Washington — Republican Sen. Susan Collins of Maine will vote to confirm Judgeto the Supreme Court, she announced Wednesday, providing President Biden's historic nominee with at least one GOP vote toward her likely confirmation.
"After reviewing Judge Ketanji Brown Jackson's extensive record, watching much of her hearing testimony, and meeting with her twice in person, I have concluded that she possesses the experience, qualifications, and integrity to serve as an associate justice on the Supreme Court," Collins said in a statement. "I will, therefore, vote to confirm her to this position. "
Collins' decision to support Jackson's nomination to the Supreme Court comes after the two met privately for a second time Tuesday. The Maine senator said the two had a "good" meeting and told reporters Jackson clarified some outstanding issues.
Collins and Jackson met for the first time at the beginning of March for more than 90 minutes. The New York Times first reported Collins would vote to confirm Jackson, who will be the first Black woman to serve on the Supreme Court if confirmed.
The White House has been hoping Jackson's nomination would clear the Senate with bipartisan backing, and Collins' support ensures this will happen. Two other GOP senators who are seen as possibly voting to confirm Jackson, Sens. Mitt Romney of Utah and Lisa Murkowski of Alaska, have not yet said whether they intend to support the confirmation.
Romney met with Jackson on Tuesday and said he will likely reveal his decision when the Senate holds its final vote. Murkowski, one of three Republicans who backed Jackson's nomination to the federal appeals court in Washington, had a one-on-one meeting with the judge earlier this month.
Jackson appeared before the Senate Judiciary Committee last week for a grueling two days of questions from the panel's 22 Democratic and Republican members. She has continued to meet with senators ahead of the committee's vote on whether to advance her nomination to the Senate floor, which is set for Monday.
Democratic leaders are aiming to hold the final vote on Jackson's confirmation before the Senate leaves town for a two-week recess April 8.
Mr. Biden announced Jackson as his nominee to replace retiring Justice Stephen Breyer at the end of February. A judge on the U.S. Court of Appeals for the District of Columbia Circuit, Jackson made history as the first Black woman to be nominated to the Supreme Court, and will do so again if the Senate approves her nomination.
During her confirmation hearings, which spanned a total of four days, Republicans on the Judiciary Committee zeroed in on Jackson's sentencing record in child pornography cases while she was a judge on the federal district court in Washington and claimed she imposed lenient sentences that were well below federal guidelines.
Others GOP senators criticized Jackson for declining to place a label on her judicial philosophy, as well as for the clients she represented as a federal public defender and for refusing to take a position on adding seats to the Supreme Court during her hearings.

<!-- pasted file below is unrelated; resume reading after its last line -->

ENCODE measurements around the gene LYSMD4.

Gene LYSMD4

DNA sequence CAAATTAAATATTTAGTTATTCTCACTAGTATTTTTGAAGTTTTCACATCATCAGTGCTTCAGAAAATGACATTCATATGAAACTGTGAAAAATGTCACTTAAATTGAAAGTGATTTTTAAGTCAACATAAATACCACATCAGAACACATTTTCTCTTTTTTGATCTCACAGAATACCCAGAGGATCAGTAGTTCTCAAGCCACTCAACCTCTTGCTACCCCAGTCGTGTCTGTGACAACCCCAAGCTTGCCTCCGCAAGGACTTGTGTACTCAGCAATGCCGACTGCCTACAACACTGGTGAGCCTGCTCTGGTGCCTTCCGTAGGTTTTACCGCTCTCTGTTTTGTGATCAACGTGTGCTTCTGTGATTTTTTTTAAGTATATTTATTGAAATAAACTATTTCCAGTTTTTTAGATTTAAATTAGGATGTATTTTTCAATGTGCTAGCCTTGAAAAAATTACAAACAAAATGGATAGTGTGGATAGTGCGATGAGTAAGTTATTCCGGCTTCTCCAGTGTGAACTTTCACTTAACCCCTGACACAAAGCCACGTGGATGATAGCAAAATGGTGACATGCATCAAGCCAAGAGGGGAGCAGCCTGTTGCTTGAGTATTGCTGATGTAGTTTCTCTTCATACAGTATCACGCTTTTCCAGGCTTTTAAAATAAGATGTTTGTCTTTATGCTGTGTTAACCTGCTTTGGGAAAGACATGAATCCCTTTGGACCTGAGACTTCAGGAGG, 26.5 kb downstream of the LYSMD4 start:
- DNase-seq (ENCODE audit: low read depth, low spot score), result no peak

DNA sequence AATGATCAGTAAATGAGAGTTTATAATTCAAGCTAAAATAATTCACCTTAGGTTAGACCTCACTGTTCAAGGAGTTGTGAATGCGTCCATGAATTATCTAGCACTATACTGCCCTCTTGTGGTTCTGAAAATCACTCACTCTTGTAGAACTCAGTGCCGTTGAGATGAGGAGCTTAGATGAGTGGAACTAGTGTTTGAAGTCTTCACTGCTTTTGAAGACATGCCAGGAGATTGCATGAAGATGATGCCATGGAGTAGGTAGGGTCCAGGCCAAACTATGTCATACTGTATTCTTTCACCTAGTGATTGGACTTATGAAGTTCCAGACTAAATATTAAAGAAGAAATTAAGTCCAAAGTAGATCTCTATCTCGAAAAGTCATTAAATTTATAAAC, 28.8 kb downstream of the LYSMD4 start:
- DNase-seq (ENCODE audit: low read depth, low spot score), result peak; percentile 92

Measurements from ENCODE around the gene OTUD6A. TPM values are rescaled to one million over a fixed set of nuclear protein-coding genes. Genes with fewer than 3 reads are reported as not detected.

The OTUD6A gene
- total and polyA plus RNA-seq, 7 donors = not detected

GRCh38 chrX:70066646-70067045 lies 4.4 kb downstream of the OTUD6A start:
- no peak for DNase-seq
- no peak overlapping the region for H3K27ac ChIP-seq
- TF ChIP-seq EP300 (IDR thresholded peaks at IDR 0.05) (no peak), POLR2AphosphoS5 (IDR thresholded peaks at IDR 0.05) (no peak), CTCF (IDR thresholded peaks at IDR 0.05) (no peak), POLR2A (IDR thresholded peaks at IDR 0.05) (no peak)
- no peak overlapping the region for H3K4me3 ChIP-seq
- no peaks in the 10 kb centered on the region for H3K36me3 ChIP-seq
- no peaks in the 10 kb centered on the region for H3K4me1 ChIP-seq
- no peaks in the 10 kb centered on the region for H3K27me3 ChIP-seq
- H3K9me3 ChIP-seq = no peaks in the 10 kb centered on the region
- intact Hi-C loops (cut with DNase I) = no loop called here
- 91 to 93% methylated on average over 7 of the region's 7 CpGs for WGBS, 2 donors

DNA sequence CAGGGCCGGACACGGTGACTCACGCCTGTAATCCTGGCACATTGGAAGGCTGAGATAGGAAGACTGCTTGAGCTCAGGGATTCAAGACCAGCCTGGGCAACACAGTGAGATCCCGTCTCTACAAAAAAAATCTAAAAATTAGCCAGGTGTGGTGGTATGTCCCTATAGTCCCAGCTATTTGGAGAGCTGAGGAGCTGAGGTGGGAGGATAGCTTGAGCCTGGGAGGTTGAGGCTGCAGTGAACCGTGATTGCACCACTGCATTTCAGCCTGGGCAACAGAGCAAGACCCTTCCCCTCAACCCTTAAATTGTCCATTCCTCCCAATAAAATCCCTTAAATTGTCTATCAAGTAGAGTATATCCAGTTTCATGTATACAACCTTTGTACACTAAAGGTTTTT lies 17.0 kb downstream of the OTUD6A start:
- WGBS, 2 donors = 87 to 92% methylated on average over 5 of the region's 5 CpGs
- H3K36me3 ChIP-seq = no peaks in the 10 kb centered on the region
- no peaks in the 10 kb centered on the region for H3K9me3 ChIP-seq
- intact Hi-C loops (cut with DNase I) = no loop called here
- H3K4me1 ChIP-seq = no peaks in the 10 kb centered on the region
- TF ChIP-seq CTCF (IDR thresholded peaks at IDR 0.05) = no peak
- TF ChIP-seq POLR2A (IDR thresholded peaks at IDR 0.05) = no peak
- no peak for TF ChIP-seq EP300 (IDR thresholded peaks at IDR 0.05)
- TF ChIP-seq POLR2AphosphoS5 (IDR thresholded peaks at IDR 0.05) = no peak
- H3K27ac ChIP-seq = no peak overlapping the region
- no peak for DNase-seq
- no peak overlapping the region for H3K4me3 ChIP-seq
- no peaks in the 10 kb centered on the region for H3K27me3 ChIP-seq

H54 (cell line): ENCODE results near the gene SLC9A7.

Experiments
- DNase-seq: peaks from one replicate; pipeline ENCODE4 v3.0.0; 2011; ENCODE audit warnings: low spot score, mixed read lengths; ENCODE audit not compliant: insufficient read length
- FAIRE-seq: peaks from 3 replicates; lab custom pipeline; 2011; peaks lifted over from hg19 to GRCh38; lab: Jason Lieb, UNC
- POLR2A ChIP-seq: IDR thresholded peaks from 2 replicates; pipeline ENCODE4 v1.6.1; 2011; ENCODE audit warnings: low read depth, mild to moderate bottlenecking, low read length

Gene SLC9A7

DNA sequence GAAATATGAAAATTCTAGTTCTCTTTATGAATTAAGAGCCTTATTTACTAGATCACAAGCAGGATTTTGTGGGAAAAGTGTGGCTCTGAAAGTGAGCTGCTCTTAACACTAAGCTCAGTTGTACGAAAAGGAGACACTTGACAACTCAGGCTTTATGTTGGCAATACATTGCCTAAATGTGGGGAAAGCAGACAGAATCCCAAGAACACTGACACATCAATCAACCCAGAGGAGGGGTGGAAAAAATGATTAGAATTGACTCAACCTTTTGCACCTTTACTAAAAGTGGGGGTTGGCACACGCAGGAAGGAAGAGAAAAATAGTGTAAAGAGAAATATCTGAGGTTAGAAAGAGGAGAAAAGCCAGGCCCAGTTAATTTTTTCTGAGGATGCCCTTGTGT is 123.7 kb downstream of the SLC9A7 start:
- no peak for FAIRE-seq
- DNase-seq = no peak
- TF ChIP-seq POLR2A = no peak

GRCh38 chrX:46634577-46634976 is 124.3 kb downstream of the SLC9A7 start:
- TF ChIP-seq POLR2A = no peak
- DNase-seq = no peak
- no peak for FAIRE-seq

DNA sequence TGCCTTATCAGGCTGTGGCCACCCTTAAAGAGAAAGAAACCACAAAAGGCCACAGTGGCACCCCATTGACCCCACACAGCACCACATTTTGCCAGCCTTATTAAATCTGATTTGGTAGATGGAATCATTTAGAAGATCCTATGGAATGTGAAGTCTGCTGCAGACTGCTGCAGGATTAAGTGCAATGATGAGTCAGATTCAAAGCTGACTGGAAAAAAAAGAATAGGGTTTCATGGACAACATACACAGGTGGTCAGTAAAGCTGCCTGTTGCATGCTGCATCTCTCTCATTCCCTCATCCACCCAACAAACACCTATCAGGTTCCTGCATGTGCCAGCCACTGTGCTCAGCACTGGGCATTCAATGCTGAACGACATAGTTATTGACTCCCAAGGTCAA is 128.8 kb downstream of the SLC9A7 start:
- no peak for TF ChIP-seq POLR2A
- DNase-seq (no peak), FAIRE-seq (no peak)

Collins said she discussed with Jackson "in depth" several issues raised during her confirmation hearings.
"Sometimes I agreed with her; sometimes I did not. And just as I have disagreed with some of her decisions to date, I have no doubt that, if Judge Jackson is confirmed, I will not agree with every vote that she casts as a justice," she said in her statement. "That alone, however, is not disqualifying."
Collins has across her tenure in the Senate voted to confirm Supreme Court nominees put forth by Republican and Democratic presidents, including Justices Brett Kavanaugh and Neil Gorsuch, nominated by former President Donald Trump, and Justices Sonia Sotomayor and Elena Kagan, nominated by former President Barack Obama.
She did not, however,citing the close proximity of the confirmation vote to the 2020 presidential election.
In her statement, Collins lamented the changing nature of Supreme Court confirmation fights, which have become bitterly partisan in recent years, and said the role of the Senate when examining nominees to the high court is "not to assess whether a nominee reflects the ideology of an individual senator or would rule exactly as an individual senator would want."
"No matter where you fall on the ideological spectrum, anyone who has watched several of the last Supreme Court confirmation hearings would reach the conclusion that the process is broken," she said. "Part of the reason is that, in recent years, the process has increasingly moved away from what I believe to be appropriate for evaluating a Supreme Court nominee."
With Democrats controlling 50 seats in the Senate, Jackson does not need Republican support to be confirmed to the Supreme Court, as Vice President Kamala Harris would cast a tie-breaking vote. But Judiciary Committee Chairman Dick Durbin, a Democrat from Illinois, told reporters earlier this month he has been working to persuade Republicans to back her, arguing "this is a moment in the history of the United States, and I always want to try to be on the right side of history."
for more features.